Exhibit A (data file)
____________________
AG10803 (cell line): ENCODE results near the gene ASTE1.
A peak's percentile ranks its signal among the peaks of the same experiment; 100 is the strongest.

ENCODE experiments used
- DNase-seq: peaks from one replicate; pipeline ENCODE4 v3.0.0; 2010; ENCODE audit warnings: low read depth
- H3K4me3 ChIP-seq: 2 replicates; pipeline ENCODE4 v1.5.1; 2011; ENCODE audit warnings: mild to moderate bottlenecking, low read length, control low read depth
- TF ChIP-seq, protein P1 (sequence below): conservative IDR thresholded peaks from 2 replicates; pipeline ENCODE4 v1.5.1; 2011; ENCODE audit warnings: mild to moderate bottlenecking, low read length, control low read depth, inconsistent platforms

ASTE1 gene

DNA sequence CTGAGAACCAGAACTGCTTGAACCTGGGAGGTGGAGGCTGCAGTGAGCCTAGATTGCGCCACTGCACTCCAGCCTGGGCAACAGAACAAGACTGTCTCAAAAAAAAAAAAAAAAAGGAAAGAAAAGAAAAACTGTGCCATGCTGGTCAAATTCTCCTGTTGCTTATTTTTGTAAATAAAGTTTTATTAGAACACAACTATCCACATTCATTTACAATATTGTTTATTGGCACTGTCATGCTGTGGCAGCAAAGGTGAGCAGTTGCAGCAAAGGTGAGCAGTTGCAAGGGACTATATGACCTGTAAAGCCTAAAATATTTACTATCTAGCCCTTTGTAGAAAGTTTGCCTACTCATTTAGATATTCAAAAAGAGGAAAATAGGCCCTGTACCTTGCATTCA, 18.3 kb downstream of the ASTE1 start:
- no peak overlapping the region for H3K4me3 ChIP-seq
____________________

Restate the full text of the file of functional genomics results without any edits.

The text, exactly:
AG10803 (cell line): ENCODE results near the gene ASTE1.
A peak's percentile ranks its signal among the peaks of the same experiment; 100 is the strongest.

ENCODE experiments used
- DNase-seq: peaks from one replicate; pipeline ENCODE4 v3.0.0; 2010; ENCODE audit warnings: low read depth
- H3K4me3 ChIP-seq: 2 replicates; pipeline ENCODE4 v1.5.1; 2011; ENCODE audit warnings: mild to moderate bottlenecking, low read length, control low read depth
- TF ChIP-seq, protein P1 (sequence below): conservative IDR thresholded peaks from 2 replicates; pipeline ENCODE4 v1.5.1; 2011; ENCODE audit warnings: mild to moderate bottlenecking, low read length, control low read depth, inconsistent platforms

ASTE1 gene

DNA sequence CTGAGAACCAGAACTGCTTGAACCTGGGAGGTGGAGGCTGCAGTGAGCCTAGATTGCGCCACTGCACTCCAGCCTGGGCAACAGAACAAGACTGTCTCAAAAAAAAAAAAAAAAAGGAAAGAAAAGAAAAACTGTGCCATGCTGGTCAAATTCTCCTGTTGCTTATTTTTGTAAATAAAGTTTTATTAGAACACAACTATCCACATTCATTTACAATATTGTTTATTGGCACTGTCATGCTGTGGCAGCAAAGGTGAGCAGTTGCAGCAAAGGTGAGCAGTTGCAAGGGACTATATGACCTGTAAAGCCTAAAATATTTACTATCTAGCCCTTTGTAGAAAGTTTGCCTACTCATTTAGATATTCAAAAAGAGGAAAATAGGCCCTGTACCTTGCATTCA, 18.3 kb downstream of the ASTE1 start:
- no peak overlapping the region for H3K4me3 ChIP-seq